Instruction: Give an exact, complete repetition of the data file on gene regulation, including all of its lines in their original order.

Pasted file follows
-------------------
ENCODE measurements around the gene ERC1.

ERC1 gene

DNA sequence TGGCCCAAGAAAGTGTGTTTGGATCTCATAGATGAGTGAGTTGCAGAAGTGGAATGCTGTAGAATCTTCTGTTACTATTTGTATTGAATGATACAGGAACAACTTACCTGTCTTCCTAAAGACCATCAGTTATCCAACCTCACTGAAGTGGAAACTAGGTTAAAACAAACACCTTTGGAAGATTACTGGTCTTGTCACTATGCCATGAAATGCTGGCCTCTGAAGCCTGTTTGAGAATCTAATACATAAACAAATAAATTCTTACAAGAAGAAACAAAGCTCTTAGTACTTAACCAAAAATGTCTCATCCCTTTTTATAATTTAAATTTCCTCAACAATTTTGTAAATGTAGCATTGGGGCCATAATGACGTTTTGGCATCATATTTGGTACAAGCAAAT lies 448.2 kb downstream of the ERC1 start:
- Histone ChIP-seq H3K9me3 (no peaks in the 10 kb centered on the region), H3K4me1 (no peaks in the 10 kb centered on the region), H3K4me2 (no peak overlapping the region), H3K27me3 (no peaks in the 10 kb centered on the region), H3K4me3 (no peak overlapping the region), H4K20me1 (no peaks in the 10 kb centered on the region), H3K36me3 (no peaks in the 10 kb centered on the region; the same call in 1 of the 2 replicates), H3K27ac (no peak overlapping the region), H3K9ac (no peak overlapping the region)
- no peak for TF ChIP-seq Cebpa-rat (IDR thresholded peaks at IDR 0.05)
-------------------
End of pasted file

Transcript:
ENCODE measurements around the gene ERC1.

ERC1 gene

DNA sequence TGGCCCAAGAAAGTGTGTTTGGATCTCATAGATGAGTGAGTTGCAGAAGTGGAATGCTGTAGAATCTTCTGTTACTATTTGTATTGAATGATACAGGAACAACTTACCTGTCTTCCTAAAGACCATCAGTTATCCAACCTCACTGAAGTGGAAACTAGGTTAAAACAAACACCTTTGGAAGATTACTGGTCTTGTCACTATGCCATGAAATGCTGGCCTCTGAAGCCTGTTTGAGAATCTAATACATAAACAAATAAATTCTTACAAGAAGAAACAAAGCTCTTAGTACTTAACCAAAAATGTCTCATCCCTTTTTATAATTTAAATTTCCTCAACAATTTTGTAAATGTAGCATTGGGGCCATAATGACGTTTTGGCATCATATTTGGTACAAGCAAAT lies 448.2 kb downstream of the ERC1 start:
- Histone ChIP-seq H3K9me3 (no peaks in the 10 kb centered on the region), H3K4me1 (no peaks in the 10 kb centered on the region), H3K4me2 (no peak overlapping the region), H3K27me3 (no peaks in the 10 kb centered on the region), H3K4me3 (no peak overlapping the region), H4K20me1 (no peaks in the 10 kb centered on the region), H3K36me3 (no peaks in the 10 kb centered on the region; the same call in 1 of the 2 replicates), H3K27ac (no peak overlapping the region), H3K9ac (no peak overlapping the region)
- no peak for TF ChIP-seq Cebpa-rat (IDR thresholded peaks at IDR 0.05)